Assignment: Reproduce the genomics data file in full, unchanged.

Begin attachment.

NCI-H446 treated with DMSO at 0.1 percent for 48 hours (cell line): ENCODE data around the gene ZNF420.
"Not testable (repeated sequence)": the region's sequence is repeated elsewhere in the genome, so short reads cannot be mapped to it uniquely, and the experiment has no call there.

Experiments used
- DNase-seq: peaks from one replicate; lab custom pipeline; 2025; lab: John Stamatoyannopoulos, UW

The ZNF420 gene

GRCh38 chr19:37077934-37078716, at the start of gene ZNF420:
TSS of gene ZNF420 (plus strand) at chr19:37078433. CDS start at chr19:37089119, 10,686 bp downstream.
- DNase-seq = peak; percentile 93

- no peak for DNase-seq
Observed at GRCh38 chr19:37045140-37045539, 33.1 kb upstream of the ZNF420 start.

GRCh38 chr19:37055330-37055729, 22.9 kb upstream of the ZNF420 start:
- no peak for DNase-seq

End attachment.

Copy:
NCI-H446 treated with DMSO at 0.1 percent for 48 hours (cell line): ENCODE data around the gene ZNF420.
"Not testable (repeated sequence)": the region's sequence is repeated elsewhere in the genome, so short reads cannot be mapped to it uniquely, and the experiment has no call there.

Experiments used
- DNase-seq: peaks from one replicate; lab custom pipeline; 2025; lab: John Stamatoyannopoulos, UW

The ZNF420 gene

GRCh38 chr19:37077934-37078716, at the start of gene ZNF420:
TSS of gene ZNF420 (plus strand) at chr19:37078433. CDS start at chr19:37089119, 10,686 bp downstream.
- DNase-seq = peak; percentile 93

- no peak for DNase-seq
Observed at GRCh38 chr19:37045140-37045539, 33.1 kb upstream of the ZNF420 start.

GRCh38 chr19:37055330-37055729, 22.9 kb upstream of the ZNF420 start:
- no peak for DNase-seq